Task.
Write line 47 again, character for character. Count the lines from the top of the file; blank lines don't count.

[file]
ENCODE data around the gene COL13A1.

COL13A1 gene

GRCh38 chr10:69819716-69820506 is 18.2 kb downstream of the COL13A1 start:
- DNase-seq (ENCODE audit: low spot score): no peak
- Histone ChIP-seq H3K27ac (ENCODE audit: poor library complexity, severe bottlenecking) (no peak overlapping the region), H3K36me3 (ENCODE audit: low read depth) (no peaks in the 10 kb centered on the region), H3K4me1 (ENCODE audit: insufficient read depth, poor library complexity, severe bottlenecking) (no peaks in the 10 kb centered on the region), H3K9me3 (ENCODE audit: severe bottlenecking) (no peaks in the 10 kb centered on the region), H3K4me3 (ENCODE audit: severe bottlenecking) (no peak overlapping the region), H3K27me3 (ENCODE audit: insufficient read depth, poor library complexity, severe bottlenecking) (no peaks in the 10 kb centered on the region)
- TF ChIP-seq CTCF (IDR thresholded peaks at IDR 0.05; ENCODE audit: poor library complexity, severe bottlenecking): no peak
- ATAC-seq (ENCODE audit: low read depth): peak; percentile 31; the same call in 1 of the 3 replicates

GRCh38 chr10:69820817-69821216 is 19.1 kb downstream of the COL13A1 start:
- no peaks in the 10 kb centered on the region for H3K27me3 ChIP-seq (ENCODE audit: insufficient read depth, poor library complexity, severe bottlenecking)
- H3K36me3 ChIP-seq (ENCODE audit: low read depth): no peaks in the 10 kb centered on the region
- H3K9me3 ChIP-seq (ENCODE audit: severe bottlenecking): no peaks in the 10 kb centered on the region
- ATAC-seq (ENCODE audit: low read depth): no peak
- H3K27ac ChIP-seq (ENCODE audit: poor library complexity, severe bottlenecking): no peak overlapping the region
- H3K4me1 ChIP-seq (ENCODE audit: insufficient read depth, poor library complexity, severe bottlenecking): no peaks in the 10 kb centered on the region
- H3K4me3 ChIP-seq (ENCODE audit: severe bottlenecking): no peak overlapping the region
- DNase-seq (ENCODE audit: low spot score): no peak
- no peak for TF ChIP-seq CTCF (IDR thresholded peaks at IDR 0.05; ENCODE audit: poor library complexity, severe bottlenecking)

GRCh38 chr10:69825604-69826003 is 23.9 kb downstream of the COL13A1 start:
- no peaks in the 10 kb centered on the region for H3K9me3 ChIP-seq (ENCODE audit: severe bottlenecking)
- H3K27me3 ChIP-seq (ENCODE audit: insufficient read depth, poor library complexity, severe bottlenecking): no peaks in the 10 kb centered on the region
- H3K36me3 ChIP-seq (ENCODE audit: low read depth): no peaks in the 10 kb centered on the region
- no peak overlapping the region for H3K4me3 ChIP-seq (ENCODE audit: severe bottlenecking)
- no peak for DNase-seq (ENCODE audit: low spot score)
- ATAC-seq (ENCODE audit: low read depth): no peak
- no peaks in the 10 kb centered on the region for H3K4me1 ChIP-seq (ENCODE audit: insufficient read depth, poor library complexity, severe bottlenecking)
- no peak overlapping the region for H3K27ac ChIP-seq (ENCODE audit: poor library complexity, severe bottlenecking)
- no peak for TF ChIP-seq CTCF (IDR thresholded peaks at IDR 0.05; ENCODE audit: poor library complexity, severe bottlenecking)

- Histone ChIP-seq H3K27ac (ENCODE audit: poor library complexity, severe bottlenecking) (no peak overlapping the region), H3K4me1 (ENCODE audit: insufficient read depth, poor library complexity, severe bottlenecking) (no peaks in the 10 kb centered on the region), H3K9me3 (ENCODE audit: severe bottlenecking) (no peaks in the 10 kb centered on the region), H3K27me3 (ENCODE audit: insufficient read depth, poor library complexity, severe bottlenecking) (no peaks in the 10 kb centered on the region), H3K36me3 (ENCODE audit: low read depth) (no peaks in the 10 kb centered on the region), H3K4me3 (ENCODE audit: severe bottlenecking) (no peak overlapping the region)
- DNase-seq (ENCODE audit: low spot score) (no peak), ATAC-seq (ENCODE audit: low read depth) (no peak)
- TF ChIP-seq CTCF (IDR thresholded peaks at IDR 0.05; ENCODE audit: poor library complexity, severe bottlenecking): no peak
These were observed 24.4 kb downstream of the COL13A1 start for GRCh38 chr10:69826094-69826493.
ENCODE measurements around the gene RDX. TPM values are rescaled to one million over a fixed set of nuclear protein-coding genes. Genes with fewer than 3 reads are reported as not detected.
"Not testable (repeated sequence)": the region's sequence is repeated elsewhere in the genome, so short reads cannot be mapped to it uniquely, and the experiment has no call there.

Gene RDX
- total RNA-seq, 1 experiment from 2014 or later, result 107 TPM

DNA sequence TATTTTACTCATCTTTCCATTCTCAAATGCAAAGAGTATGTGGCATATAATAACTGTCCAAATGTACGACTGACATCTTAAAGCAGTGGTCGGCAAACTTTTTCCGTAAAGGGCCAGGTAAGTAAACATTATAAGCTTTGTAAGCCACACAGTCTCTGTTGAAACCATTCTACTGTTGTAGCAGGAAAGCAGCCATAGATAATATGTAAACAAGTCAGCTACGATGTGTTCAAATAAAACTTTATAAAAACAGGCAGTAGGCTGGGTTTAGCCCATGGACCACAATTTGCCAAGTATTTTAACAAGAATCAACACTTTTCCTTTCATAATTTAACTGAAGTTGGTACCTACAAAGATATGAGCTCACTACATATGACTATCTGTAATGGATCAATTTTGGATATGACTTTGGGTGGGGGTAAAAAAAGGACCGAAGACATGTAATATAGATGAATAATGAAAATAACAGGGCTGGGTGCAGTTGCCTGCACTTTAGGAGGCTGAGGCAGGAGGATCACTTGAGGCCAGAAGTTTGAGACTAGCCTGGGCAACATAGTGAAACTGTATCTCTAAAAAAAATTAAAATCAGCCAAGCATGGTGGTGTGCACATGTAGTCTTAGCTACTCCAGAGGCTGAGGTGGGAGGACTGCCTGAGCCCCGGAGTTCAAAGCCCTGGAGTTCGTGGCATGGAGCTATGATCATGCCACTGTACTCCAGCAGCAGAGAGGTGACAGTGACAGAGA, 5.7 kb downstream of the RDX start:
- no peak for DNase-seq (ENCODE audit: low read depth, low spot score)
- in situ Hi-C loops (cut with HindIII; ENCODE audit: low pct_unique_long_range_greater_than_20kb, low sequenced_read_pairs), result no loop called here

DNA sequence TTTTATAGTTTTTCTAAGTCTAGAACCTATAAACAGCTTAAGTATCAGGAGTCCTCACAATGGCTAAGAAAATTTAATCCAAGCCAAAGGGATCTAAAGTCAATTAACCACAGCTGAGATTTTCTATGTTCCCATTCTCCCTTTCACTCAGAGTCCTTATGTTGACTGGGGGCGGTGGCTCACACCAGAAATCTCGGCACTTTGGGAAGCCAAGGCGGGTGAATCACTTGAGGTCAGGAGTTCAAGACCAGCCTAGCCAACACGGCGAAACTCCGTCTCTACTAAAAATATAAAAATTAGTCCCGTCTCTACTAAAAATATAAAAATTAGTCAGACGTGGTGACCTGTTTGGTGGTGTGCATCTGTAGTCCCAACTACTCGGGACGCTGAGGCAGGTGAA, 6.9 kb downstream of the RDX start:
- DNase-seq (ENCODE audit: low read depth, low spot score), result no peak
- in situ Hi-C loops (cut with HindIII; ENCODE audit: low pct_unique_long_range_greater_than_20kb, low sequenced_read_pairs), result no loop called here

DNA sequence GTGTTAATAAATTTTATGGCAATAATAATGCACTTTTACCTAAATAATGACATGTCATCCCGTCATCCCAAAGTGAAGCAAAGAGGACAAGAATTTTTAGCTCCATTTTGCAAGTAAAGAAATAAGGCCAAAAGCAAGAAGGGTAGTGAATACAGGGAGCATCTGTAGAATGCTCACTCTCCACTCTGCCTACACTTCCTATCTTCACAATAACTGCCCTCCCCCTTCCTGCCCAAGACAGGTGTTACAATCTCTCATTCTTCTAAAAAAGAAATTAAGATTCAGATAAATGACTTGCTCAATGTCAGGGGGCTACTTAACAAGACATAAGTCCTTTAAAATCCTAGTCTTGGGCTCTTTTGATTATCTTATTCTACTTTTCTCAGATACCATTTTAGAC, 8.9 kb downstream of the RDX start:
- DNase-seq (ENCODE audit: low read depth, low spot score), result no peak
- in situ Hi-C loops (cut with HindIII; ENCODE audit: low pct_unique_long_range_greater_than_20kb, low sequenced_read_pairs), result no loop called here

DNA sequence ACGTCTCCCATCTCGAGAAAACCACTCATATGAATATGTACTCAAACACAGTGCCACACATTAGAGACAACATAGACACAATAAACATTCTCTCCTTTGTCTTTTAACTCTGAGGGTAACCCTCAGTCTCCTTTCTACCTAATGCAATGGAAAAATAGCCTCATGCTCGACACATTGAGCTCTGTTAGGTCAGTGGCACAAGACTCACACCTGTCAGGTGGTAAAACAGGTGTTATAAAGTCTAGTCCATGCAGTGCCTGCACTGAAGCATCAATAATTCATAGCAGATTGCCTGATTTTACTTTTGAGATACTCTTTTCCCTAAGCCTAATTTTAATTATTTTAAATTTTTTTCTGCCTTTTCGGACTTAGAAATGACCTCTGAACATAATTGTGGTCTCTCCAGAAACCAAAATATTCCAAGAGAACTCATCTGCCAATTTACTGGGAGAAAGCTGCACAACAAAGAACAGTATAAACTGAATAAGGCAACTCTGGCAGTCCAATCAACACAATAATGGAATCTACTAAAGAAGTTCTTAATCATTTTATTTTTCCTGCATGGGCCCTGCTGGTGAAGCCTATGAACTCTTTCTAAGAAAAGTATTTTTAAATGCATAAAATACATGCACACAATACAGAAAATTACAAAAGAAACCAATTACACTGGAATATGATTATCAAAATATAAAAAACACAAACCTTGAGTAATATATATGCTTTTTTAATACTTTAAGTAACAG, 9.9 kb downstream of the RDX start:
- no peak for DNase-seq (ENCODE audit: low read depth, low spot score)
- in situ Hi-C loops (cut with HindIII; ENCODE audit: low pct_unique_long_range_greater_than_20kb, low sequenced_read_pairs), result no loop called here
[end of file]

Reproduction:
- in situ Hi-C loops (cut with HindIII; ENCODE audit: low pct_unique_long_range_greater_than_20kb, low sequenced_read_pairs), result no loop called here